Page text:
“The MEN Of The GAMBIER BAY” By Edwin P. Hoyt. Introduction by Admiral Thomas H. Moorer, USN (Ret.). From the author of “The Battle of Leyte Gulf” and “Bowfin”. The escort carrier USS Gambier Bay (CVE-73) was a Casablanca-class carrier, commissioned in December 1943, displacing just 7,900 tons. The lightly armed ship departed Pearl Harbor and went into action in September 1944––she never returned. Gambier Bay took part in the Allied landings on Saipan then later fought for the islands of Peleliu and Angaur. In October of 1944 the vessel and her brave pilots of Composite Squadron 10 (VC-10) found themselves involved in the Battle of Leyte Gulf. On the morning of October 25, 1944 Gambier Bay was sunk by surface fire from the Imperial Japanese Navy. The gallant little CVE became the only American carrier to be sunk by enemy surface ships during World War II. And here is her complete story. The only book to tell of this carrier. Now out of print and a difficult book to find. 1981 Paperback edition, 278 pages, 16 black and white photos with 3 maps and an index. Fold at the upper right corner of cover, as noted in above photo.
Good Cond $17.95
Edwin Palmer Hoyt was born in Portland, Oregon, on August 5, 1923, to the publisher Edwin Hoyt (1897–1979) and his wife, the former Cecile DeVore (1901–1970). Young Edwin, became an American writer who specialized in military history. Until 1958, Hoyt worked in news media, after which he produced some 200 works of non-fiction titles.
In 1943, Hoyt’s father, then the editor and publisher of The Oregonian, was appointed by President Franklin D. Roosevelt as the director of the Domestic Branch, Office of War Information. The younger Hoyt served with the Office of War Information during World War II, from 1943 to 1945. In 1945 and 1946, he served as a foreign correspondent for The Denver Post (of which his father became editor and publisher in 1946) and the United Press, reporting from locations in China, Thailand, Burma, India, the Middle East, Europe, North Africa, and Korea.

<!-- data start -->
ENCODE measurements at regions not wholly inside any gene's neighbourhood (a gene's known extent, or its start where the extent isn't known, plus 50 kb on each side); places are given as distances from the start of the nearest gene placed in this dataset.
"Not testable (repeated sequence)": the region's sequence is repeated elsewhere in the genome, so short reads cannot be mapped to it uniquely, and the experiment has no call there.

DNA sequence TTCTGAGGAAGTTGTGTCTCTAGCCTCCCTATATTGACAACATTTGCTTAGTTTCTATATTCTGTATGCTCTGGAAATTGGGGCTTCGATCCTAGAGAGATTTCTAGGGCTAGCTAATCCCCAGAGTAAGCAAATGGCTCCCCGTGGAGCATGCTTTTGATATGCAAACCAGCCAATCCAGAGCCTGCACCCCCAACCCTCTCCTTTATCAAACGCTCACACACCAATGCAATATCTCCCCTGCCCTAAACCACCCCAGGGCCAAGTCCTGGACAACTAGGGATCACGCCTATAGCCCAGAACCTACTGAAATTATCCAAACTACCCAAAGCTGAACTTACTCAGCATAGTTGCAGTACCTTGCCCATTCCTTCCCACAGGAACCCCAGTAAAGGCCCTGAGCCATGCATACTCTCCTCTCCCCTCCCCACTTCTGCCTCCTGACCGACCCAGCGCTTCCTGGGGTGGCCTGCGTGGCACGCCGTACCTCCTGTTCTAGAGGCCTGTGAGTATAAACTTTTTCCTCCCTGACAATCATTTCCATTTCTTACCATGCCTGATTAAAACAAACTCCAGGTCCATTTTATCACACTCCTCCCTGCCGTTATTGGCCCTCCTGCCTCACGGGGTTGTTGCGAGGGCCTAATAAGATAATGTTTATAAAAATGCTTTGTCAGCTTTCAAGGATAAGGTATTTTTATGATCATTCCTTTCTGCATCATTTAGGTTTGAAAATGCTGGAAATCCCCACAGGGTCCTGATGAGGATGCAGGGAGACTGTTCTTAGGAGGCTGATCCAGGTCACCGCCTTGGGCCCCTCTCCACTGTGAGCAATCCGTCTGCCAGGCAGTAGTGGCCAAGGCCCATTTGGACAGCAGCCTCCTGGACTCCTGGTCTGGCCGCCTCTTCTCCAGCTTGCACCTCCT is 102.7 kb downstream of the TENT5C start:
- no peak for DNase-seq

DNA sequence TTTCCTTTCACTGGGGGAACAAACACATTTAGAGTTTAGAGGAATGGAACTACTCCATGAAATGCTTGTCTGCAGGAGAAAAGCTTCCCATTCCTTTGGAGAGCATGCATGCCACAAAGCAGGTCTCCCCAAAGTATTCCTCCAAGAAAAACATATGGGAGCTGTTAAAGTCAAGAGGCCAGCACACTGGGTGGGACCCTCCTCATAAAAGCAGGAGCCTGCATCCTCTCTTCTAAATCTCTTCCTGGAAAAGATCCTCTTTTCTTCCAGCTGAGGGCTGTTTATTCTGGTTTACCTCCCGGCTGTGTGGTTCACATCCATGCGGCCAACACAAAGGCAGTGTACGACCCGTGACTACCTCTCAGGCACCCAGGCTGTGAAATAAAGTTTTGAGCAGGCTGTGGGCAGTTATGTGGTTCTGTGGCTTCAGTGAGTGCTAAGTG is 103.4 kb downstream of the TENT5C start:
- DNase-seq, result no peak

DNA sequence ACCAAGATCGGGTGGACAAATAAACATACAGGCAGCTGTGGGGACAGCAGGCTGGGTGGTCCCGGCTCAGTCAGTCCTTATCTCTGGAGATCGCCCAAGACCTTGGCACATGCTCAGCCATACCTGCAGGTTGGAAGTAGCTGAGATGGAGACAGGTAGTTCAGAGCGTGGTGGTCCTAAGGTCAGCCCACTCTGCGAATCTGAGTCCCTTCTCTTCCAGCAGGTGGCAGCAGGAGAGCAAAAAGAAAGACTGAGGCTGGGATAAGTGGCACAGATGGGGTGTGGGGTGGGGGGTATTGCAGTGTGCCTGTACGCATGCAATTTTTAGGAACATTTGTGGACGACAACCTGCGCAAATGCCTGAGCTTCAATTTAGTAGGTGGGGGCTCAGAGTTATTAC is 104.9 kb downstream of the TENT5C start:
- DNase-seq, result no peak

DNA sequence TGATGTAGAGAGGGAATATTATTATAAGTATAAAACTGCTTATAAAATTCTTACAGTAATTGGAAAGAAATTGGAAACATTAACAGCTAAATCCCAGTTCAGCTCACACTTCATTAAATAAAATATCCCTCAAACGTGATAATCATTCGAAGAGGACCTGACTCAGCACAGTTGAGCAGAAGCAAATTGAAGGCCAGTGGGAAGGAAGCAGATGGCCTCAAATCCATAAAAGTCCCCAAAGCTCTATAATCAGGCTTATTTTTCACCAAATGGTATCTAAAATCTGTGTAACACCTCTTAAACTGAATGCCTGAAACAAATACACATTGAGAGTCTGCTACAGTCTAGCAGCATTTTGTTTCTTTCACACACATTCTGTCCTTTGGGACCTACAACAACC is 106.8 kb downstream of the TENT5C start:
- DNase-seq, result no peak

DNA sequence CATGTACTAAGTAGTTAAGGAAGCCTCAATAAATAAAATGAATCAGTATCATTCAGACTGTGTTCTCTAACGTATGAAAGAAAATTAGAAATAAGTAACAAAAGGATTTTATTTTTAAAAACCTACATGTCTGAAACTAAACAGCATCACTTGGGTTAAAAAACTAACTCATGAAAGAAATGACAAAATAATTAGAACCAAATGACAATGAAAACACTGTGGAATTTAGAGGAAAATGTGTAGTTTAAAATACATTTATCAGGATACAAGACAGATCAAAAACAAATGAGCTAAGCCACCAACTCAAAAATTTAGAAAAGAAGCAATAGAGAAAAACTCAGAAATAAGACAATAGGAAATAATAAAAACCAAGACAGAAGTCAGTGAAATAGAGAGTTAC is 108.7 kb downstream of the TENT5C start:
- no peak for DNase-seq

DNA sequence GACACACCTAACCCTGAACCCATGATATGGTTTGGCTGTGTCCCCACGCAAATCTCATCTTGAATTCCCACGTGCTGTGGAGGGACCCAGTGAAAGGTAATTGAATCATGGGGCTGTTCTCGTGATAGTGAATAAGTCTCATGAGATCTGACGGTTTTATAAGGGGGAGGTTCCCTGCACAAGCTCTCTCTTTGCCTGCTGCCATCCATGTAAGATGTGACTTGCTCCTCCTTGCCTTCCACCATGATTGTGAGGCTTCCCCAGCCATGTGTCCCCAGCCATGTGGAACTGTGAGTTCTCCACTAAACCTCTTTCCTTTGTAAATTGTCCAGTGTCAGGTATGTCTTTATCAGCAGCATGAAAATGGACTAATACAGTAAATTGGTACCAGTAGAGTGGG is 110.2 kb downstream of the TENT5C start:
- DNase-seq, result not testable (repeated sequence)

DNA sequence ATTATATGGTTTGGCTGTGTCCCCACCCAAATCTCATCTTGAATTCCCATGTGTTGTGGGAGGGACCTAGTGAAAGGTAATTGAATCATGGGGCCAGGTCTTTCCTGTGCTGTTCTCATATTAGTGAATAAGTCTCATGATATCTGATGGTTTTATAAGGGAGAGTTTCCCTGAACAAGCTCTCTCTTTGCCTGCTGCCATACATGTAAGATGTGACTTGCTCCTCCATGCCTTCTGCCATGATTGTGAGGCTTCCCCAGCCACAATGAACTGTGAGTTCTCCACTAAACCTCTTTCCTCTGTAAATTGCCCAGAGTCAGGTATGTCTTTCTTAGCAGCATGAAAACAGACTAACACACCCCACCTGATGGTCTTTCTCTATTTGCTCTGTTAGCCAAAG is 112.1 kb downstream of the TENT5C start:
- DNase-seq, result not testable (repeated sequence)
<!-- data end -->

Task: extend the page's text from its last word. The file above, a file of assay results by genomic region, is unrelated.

Edwin Hoyt subsequently worked as an ABC broadcaster, covering the 1948 revolution in Czechoslovakia and the Arab-Israeli conflict. From 1949 to 1951, he was the editor of the editorial page at The Denver Post. He was the editor and publisher of the Colorado Springs Free Press from 1951 to 1955, and an associate editor of Collier’s Weekly in New York from 1955 to 1956. In 1957 he was a television producer and writer-director at CBS, and in 1958 he was an assistant publisher of American Heritage magazine in New York.
Starting in 1958, Hoyt became a writer full-time, and for a few years (1976 to 1980) served as a part-time lecturer at the University of Hawaii. In the 40 years since his first publication in 1960, he produced nearly 200 published works. While Hoyt wrote about 20 novels (many published under pseudonyms Christopher Martin and Cabot L. Forbes), the vast majority of his works are biographies and other forms of non-fiction, with a heavy emphasis on World War II military history.
After a prolonged illness, Edwin P. Hoyt died in Tokyo, Japan on July 29, 2005, he was 81 years old. Hoyt was survived by his wife Hiroko, of Tokyo, and three children, Diana, Helga, and Christopher, all residing in the United States.
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